The recently published research is the first of its kind to reconstruct the Kuroshio as it was 2.5 to 5 million years ago, a time that spanned both periods of global warming and cooling, as well as the closure of a major seaway in what is now Central America. Looking at the current’s distant past may answer some of the questions about its future.
Past and future oceans
During the Pliocene, which spans 2.5 to 5.3 million years ago, atmospheric CO2 levels were near those we face today: about 350 to 450 parts per million. Today’s atmosphere has about 415 parts per million of CO2.
“The fun part of this time period is that the continents were arranged similar to today, which makes the Pliocene a great time period to use as an analogue as to how the Earth system will respond to increased CO2 concentrations and warming,” Lam said.
There were some differences in regard to landmasses, she noted: Until about 2.5 million years ago, a waterway existed between North and South America that allowed surface waters from the Pacific and Atlantic oceans to mingle. When the Central American Seaway closed, it may have brought the Kuroshio Current Extension into its current configuration.
The Pliocene included a period from 3 to 3.3 million years ago known as the mid-Piacenzian Warm Period (mPWP), which saw increased carbon dioxide levels and global warming. Once that period ended, cooling resumed, accompanied by the growth of glaciers and sea ice in the Northern Hemisphere’s high latitudes.
In the recently published study, the researchers reconstructed the Kuroshio throughout the mPWP, using chemical signatures from the fossilized shells of marine plankton that once lived in the Kuroshio region’s surface waters.
“Our data indicate that during the first phase of mPWP warming in the Pliocene, the current warmed up and potentially shifted its latitudinal position northward. It then cooled back down and perhaps shifted its position back south during a brief period of global cooling,” she said.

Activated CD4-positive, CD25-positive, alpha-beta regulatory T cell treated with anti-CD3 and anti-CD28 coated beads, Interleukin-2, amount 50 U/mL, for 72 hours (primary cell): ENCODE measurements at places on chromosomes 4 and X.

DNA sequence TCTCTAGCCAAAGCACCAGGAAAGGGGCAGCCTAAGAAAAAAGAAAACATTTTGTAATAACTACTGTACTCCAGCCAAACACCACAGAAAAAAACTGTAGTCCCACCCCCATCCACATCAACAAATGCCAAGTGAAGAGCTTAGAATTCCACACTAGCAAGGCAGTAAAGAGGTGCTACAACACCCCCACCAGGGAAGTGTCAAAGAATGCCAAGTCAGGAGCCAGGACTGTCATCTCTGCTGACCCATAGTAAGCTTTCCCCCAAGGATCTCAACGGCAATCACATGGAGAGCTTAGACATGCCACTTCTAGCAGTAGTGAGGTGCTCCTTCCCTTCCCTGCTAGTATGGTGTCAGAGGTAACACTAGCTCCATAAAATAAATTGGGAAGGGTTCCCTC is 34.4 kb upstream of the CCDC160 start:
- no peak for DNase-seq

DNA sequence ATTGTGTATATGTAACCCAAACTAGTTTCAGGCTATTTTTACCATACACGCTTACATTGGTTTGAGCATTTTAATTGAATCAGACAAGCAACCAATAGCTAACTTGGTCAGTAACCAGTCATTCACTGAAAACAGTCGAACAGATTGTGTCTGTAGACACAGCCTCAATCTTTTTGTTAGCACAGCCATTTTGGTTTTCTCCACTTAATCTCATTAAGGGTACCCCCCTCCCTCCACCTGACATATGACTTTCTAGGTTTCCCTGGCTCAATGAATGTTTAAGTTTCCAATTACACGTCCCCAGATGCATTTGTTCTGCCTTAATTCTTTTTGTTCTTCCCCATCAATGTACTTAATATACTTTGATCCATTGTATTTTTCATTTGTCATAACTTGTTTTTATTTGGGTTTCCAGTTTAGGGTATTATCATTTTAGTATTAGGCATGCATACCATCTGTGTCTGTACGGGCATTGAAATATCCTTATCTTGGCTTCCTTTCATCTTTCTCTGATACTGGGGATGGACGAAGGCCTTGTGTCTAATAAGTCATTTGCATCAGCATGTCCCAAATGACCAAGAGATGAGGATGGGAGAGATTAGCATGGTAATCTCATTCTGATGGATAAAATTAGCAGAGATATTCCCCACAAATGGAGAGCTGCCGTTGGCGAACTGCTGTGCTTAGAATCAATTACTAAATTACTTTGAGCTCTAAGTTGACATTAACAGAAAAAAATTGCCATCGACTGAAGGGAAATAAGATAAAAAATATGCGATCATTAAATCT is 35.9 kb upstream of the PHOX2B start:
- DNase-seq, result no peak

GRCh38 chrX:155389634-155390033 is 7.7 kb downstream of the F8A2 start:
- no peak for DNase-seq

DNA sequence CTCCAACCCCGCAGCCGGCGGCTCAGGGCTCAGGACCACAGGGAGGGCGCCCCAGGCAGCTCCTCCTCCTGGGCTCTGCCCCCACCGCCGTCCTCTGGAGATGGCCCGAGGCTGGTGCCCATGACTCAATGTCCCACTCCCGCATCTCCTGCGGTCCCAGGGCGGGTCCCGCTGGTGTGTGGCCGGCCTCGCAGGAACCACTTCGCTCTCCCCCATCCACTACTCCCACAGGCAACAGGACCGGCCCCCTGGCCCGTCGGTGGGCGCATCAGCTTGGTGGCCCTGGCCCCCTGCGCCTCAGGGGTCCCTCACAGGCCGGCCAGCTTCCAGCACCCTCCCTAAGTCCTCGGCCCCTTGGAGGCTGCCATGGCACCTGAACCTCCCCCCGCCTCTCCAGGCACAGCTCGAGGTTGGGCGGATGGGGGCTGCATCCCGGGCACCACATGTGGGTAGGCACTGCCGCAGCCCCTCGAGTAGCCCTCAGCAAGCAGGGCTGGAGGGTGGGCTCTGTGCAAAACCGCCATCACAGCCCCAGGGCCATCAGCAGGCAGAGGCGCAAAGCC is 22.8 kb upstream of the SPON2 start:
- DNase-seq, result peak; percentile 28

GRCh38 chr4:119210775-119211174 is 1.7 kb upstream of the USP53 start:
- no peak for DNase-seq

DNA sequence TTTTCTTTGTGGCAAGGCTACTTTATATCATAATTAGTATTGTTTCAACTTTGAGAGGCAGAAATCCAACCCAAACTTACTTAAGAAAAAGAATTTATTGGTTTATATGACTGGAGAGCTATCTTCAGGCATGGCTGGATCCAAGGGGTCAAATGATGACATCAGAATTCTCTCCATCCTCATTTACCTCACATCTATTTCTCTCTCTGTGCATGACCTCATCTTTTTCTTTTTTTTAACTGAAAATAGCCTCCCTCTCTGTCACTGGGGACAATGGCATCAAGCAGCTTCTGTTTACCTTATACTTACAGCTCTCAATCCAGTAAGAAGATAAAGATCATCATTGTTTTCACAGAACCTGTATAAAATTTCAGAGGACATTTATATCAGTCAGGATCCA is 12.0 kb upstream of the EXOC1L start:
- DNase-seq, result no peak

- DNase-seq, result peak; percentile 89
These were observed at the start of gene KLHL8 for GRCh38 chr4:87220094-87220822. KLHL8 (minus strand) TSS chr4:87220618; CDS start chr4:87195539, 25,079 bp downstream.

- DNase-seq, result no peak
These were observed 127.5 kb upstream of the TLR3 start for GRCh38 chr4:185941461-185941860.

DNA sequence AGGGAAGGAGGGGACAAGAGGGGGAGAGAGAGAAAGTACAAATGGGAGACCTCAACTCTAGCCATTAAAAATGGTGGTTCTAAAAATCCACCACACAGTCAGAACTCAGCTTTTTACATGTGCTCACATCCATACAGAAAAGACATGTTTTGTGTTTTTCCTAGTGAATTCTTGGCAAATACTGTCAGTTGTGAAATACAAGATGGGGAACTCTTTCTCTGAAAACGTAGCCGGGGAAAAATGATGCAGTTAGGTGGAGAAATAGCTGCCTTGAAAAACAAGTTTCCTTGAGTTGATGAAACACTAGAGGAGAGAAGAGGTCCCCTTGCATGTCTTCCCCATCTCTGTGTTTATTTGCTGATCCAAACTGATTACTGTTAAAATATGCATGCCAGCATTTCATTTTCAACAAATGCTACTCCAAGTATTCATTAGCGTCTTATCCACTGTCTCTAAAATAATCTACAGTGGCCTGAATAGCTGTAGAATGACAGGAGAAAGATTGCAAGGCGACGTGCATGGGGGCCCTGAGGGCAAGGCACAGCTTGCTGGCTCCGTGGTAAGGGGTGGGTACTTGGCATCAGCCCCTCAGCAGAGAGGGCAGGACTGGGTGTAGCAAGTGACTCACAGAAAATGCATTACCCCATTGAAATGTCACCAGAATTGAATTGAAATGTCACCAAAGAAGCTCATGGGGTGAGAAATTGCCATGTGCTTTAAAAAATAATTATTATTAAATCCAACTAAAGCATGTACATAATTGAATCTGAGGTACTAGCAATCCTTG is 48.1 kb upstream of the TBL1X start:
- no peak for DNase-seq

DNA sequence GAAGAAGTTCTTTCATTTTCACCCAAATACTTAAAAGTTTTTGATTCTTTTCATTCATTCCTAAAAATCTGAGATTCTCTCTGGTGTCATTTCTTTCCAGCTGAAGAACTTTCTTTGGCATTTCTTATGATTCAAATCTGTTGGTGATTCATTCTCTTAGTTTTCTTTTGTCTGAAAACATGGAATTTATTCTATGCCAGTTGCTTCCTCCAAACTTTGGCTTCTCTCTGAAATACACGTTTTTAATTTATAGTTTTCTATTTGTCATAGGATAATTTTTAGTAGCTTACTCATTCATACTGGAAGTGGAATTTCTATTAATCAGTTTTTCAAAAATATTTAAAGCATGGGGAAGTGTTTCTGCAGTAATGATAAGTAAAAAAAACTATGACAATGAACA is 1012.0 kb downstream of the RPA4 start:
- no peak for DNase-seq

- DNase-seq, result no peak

Reconstructing the current
Scientists use different techniques to reconstruct the history of an ocean current, depending on the time scale in question. For shorter timescales, they rely on observational data to see how a current’s path changes seasonally, from year to year or decade to decade. But when it comes to climate change, that dataset can fall short.
“This is why it is useful and necessary to reconstruct the behavior of western boundary currents through deep time, using the sedimentary record from millions of years ago,” Lam explained. “Through the lens of the sedimentary record, the shorter-term variations in the current are ‘smoothed’ or averaged out, so we are essentially only able to recover signals that indicate the longer-term, larger changes of the currents.”
In the study, the researchers used the chemical signals obtained from fossil plankton that lived in the surface ocean, as well as three deep-sea sediment cores from Shatsky Rise, a location on the northwest Pacific seafloor. Planktic foraminifera have lived in the open oceans for the last 170 million years; their durable shells, called “tests,” are made of calcium carbonate and accumulate on the ocean floor when they die.
In a previous study, Lam calculated the diversity of fossil plankton at each site used in the later chemical study. She found that diversity was highest at the northernmost site of Shatsky Rise, from 12 million years ago until today. This finding indicates the ecotone created by the current has been around for a very long time — and likely the Kuroshio has, too.
Researchers don’t know how warm the current became during the mPWP, or how much the chemical signal is affected by salinity as well as temperature changes. To get a better picture, Lam and colleagues from other SUNY schools are currently working on a grant that would use different chemical methods to answer these questions.
“The ocean is hugely affected by climate change, and we must think about ways in which we can protect it and marine organisms. This is especially true for the Kuroshio Current Extension, as this region is home to some of the highest biodiversity in our world ocean,” Lam said.